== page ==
Yison Tech Hub, an Information Technology (IT) NGO, in the Upper West Region has organised a summit for young people to present business ideas on digital innovation geared towards addressing societal problems with technology.
The summit which was dubbed ‘Wa Start-Up Summit’ was the fourth of its kind since 2018 and had propelled young people in the region to venture into digital marketing and create demand for goods and services needed for consumption.
The summit which focused on ‘the role of e-commerce in transforming the local economy for job creation and economic development’ was supported by the Ghana Tech Lab through the Young Africa Works, among others.
In an address at the summit at Wa on Wednesday, the Chief Executive Officer (CEO) of the Hub, Mr Issahaku Serikpera Naa, said the summits aimed at creating a generation of youth who were innovative thinkers and could apply technology to solve societal problems.
The participants of the summit, who were taken through weeks of training by the firm, as noted by the CEO, were tasked to research into social problems and subsequently design innovative ways to address the problems identified using the technology.
According to the CEO, the digital business ideas would help solve problems relating to agriculture, health and marketing of goods and services as well as produce income for the teams involved in the innovation.
“E-commerce has been a major engine of economic development and employment growth worldwide; from its humble beginning as product distribution, many social media platforms have evolved into tools for building brands and communities”, he highlighted.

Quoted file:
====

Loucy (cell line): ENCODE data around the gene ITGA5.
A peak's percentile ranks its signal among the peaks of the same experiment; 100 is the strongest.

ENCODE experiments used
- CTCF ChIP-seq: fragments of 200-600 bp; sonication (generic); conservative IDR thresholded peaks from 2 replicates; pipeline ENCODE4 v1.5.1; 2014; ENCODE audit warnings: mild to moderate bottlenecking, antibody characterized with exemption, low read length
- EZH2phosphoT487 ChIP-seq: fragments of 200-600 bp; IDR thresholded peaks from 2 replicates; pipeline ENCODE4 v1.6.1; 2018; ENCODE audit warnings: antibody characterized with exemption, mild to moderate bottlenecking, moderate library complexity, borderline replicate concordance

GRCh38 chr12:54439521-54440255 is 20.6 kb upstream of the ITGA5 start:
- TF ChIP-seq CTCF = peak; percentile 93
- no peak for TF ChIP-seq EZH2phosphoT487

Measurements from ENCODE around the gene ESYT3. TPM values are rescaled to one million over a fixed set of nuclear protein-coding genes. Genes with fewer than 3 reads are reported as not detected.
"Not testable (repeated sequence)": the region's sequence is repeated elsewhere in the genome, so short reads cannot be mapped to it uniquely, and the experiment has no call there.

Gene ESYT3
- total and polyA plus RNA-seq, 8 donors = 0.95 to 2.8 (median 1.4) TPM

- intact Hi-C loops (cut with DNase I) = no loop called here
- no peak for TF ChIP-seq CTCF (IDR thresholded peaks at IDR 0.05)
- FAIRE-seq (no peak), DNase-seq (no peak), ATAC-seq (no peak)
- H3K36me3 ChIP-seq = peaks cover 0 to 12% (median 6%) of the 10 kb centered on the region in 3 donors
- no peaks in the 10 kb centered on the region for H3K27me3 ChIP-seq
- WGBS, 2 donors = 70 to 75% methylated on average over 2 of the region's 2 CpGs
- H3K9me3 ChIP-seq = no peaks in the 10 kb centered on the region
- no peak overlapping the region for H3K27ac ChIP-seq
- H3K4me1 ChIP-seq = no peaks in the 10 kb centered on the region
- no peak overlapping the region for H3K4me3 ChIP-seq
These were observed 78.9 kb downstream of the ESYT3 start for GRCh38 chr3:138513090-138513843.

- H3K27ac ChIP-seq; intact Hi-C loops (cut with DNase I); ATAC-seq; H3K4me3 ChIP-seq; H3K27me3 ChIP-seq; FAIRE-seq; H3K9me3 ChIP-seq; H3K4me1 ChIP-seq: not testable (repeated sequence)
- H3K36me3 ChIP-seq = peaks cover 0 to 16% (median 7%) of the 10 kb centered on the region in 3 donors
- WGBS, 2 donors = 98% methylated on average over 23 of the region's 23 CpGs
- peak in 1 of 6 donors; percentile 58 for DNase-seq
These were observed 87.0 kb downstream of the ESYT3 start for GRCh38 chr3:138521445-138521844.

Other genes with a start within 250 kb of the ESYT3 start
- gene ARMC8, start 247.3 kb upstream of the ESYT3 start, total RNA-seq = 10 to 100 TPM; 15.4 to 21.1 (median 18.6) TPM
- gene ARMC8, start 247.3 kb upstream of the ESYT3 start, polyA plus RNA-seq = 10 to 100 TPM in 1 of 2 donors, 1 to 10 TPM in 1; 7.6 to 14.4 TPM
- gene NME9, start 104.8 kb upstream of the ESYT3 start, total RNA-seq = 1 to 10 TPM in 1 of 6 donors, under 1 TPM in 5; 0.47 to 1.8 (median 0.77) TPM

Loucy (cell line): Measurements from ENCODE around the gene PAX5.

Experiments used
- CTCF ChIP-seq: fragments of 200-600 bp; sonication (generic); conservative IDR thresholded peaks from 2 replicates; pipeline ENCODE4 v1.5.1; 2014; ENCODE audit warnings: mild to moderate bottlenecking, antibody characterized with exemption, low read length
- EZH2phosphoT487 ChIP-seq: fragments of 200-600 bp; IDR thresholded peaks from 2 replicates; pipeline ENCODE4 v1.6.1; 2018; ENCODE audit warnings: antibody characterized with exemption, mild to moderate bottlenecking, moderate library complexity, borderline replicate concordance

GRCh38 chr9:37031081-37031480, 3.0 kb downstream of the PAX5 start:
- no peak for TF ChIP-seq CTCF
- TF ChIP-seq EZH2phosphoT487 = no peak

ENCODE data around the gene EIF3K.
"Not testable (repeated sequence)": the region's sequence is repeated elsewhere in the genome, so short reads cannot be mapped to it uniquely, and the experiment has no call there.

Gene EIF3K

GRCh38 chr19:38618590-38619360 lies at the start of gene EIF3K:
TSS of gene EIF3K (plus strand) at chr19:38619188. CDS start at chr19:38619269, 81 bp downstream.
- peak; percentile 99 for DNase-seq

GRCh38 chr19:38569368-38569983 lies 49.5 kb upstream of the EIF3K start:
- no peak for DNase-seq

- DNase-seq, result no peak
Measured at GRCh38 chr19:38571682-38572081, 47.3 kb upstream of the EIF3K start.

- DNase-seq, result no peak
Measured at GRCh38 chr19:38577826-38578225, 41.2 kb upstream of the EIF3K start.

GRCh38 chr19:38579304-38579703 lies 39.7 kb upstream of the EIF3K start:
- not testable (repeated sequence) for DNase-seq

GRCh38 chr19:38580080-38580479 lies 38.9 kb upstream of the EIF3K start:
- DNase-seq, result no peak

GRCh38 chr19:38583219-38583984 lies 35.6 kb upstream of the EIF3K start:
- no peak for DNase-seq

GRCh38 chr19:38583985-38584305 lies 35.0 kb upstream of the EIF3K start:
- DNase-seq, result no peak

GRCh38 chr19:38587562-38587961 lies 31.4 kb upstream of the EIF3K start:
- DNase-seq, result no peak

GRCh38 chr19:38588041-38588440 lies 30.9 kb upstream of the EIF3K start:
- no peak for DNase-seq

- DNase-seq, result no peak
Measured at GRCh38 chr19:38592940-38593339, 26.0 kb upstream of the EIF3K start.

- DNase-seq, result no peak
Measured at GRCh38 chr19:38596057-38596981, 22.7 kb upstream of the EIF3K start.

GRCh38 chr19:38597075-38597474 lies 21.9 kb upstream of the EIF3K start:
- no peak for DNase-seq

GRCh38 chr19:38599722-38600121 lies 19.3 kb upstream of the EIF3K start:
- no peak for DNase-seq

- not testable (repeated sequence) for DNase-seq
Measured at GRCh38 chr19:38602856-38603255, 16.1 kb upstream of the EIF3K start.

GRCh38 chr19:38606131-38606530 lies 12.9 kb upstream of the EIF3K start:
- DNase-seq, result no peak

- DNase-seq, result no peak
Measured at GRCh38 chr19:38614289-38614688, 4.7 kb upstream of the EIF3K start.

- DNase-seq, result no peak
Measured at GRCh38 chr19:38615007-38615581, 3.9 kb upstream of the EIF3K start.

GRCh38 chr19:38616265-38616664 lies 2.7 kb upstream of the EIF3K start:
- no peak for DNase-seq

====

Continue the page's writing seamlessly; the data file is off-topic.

He was hopeful that if properly applied, the internet and technology would continue to create jobs for the teeming unemployed youth in the region and beyond and also provide them with a permanent source of revenue as they endeavour to expose the region to the rest of the world.
For his part, a lecturer at the Simon Diedong Dombo University of Business and Integrated Development Studies, Mr George Dery, said that although e-commerce continued to transform local economies, its growth had been restricted in the region due to challenges with digitisation such as inadequate knowledge on technology, financial constraints and poor network.
He added that the essence of such engagements was geared towards bridging the gap that existed between residents and access to technology through the training of more young people, particularly women to take up the mandate of leading the training for digital transformation.
He was confident that with the continuous engagement of the youth in the IT space, a lot more people would be attracted to technology and endeavour to access IT training to enhance their capacity in the field.
Presentations on pitching of digital businesses ideas were made by seven separate teams of three members each, with names such as Unique Coders, Smart Developers, Tech Nerds and Smart Coders.
At the end of the presentations, Unique Coders was adjudged the team with the best business idea. All the teams would, however, be made to undergo three months’ digital business incubation to enable them to shape their business ideas into practical businesses.
FROM LYDIA DARLINGTON FORDJOUR, WA